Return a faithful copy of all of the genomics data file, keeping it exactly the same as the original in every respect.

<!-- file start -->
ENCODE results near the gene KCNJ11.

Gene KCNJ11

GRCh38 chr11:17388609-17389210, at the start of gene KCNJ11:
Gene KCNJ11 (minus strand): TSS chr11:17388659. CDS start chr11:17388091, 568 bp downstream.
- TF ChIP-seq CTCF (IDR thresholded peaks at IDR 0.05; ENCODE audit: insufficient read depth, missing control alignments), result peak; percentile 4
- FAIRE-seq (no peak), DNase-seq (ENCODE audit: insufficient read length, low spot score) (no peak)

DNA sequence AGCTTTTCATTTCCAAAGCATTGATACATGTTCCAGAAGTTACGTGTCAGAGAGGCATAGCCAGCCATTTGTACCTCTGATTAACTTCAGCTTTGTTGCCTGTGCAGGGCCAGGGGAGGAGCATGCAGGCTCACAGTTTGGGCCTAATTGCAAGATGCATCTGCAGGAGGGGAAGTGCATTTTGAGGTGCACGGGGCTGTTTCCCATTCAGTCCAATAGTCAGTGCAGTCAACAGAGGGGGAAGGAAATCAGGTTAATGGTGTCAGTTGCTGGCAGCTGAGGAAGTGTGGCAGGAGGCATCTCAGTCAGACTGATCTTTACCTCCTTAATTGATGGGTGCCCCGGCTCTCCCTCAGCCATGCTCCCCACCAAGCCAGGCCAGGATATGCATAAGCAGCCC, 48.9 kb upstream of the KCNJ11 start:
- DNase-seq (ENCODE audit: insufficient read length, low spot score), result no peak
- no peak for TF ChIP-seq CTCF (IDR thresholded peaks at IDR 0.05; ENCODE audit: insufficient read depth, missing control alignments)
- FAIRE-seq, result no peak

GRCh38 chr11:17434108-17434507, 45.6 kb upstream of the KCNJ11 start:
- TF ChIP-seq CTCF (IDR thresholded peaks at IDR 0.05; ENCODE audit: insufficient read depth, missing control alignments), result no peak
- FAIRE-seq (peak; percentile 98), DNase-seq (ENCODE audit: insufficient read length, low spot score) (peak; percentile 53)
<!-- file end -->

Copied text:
ENCODE results near the gene KCNJ11.

Gene KCNJ11

GRCh38 chr11:17388609-17389210, at the start of gene KCNJ11:
Gene KCNJ11 (minus strand): TSS chr11:17388659. CDS start chr11:17388091, 568 bp downstream.
- TF ChIP-seq CTCF (IDR thresholded peaks at IDR 0.05; ENCODE audit: insufficient read depth, missing control alignments), result peak; percentile 4
- FAIRE-seq (no peak), DNase-seq (ENCODE audit: insufficient read length, low spot score) (no peak)

DNA sequence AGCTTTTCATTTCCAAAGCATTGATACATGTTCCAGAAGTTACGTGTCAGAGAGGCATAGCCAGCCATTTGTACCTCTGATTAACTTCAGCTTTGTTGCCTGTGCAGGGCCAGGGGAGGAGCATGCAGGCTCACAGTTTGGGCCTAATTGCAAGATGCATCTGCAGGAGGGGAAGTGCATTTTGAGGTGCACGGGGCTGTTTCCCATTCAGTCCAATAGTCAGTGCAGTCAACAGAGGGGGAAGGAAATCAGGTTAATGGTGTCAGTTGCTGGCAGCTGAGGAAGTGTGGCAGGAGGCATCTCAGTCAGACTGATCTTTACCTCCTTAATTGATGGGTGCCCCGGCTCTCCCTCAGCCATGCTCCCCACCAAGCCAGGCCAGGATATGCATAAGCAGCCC, 48.9 kb upstream of the KCNJ11 start:
- DNase-seq (ENCODE audit: insufficient read length, low spot score), result no peak
- no peak for TF ChIP-seq CTCF (IDR thresholded peaks at IDR 0.05; ENCODE audit: insufficient read depth, missing control alignments)
- FAIRE-seq, result no peak

GRCh38 chr11:17434108-17434507, 45.6 kb upstream of the KCNJ11 start:
- TF ChIP-seq CTCF (IDR thresholded peaks at IDR 0.05; ENCODE audit: insufficient read depth, missing control alignments), result no peak
- FAIRE-seq (peak; percentile 98), DNase-seq (ENCODE audit: insufficient read length, low spot score) (peak; percentile 53)